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On Sun, Jul 7, 2019 at 9:12 AM Roberto Ierusalimschy <> wrote:
> Is ASLR worth it or just some useless obfuscation we don't need to care
> about? I can't judge.

I may be completely wrong here, but as far as I know the main motivation
for ASLR were attacks like stack overflow in C. As far as I know, in
C it is trivial (actually a non-op) to take the address of anything:
functions, data structures, the stack, etc. So, if taking addresses were
really that big problem, ASLR would be dead before starting.

This isn't necessarily true.

I mean, if you're compiling and executing arbitrary untrusted C code, you're already doing something wrong to begin with. But disregarding that, even C code shouldn't be able to arbitrarily snoop on the memory space of OTHER processes. In a secure system, you wouldn't want a C program to be able to -- for example -- leak data from kernel structures, or probe the memory layout of a running service. Before ASLR, it was fairly simple to figure out a system's memory map after a clean, deterministic startup. ASLR means that even if you were able to get unauthorized privilege escalation in C code you still have more work to do before you can go start messing around in the kernel.

As I said, it's about defense in depth. Pointers are not themselves evil. Pointers to things that don't belong to you, on the other hand, are a foot in the door.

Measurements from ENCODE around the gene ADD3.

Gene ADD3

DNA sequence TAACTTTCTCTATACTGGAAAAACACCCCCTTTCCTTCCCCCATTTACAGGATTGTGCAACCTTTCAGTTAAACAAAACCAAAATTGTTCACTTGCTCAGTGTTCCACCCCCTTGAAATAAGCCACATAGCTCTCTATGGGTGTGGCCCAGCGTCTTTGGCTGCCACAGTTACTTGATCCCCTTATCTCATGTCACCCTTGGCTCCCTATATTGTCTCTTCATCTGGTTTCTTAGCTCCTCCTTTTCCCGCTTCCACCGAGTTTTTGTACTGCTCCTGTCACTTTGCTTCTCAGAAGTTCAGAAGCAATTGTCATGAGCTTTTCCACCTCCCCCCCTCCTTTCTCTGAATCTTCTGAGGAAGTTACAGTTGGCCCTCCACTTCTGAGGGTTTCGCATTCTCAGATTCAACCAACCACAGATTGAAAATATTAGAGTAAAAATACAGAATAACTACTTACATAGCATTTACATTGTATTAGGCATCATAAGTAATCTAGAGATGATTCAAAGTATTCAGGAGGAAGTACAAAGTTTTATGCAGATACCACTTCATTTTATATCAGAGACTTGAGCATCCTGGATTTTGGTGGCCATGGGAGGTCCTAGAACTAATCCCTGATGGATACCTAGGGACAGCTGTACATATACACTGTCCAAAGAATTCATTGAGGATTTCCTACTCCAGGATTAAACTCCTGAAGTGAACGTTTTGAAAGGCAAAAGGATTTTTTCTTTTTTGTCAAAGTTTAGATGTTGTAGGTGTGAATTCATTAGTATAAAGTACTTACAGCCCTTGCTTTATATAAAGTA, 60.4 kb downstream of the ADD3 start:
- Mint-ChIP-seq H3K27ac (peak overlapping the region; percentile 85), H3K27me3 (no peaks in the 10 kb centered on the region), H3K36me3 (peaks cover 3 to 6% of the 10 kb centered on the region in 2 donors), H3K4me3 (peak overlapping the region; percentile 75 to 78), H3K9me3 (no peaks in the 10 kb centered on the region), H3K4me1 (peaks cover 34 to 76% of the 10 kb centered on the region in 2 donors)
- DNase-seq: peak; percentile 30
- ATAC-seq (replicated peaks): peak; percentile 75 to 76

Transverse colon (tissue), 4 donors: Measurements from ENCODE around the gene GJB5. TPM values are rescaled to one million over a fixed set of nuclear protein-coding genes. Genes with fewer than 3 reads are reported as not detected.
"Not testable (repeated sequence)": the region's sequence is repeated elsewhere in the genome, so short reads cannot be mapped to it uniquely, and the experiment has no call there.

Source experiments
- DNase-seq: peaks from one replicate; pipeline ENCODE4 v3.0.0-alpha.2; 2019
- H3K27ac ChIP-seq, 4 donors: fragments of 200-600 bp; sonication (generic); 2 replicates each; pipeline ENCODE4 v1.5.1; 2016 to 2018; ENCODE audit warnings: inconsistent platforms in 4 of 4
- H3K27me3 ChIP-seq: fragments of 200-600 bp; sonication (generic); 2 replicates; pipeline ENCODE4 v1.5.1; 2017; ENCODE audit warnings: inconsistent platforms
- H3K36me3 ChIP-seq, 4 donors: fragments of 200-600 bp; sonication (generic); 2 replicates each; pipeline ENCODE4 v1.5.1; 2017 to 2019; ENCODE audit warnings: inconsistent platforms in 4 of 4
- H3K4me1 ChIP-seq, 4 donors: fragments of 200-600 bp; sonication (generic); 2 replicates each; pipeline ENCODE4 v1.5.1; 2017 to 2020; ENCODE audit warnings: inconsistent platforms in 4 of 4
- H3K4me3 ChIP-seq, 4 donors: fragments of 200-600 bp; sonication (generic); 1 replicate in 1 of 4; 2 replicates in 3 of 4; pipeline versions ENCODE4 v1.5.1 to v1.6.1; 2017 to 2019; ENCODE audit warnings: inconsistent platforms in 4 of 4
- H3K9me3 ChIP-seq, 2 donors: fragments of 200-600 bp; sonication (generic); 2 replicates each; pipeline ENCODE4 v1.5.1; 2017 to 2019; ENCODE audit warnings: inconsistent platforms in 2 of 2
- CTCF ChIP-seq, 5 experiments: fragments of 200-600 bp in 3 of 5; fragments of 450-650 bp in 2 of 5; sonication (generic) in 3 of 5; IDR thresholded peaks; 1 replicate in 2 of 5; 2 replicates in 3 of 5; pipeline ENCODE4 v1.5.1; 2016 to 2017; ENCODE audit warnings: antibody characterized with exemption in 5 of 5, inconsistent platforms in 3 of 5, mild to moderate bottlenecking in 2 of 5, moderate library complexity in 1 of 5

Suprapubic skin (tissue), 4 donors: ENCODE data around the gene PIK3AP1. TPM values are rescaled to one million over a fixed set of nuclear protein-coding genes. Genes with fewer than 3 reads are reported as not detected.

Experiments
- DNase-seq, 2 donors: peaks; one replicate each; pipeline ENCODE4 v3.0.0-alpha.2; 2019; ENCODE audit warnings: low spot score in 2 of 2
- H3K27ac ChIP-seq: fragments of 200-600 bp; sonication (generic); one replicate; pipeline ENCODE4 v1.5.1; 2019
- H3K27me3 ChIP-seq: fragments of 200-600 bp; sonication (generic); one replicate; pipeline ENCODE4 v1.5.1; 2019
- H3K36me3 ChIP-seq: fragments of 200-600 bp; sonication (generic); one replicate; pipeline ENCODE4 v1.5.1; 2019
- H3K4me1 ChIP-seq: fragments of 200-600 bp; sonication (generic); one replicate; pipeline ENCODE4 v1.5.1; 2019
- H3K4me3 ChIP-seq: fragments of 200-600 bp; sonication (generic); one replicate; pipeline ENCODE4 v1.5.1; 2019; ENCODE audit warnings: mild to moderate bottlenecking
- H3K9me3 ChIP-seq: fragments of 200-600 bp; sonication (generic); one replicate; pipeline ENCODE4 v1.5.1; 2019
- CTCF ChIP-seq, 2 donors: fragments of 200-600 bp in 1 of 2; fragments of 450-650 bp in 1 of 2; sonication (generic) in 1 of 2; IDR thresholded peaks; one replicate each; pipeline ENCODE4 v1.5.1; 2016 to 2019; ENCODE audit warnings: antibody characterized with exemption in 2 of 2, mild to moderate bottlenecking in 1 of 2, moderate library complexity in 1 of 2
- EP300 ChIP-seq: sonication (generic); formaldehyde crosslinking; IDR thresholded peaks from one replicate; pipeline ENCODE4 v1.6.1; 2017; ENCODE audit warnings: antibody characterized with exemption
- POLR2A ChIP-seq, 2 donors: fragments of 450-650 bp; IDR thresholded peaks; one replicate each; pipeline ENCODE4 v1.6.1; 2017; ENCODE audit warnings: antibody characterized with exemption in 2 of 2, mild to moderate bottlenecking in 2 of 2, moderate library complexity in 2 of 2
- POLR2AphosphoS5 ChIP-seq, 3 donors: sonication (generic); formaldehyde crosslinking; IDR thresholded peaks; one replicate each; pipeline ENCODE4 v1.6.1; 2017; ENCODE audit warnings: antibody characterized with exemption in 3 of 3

The whole idea of ASLR was to avoid knowing addresses *before* being
able to execute code in the machine. Once you can execute code, things
get pretty hard.

For instance, I could agree with a complain that an error message is
showing a memory address. That is something someone can provoke
and see from outside, without running its own code in the machine.

Attack-resistant sand boxes are hard and tricky (even with hardward
support!). The string library is particularly problematic, because
they provide the only functions that can be called even in an empty
environment, and these functions can greatly ease a DoD attack.  (DoD
attacks in pure Lua can be stopped by debug hooks, but slow C functions
do not go through hooks.)  Should we remove string methods too, in favor
of "better security"?

Of course not. Lua shouldn't be expected to remove a core piece of functionality just because of a security risk. That simply wouldn't make sense.

All anyone is seriously asking for is to provide engineers with the tools to create a secure environment when it's needed. I'm not going to presume to dictate the specific choices that should be made here; as I said before, this is outside of my use case and I'm only trying to prove information. I understand who cares about it, and I understand what the impact is from a security perspective, but there are various ways to handle it and I would rather leave the details to the people who know the system best.

/s/ Adam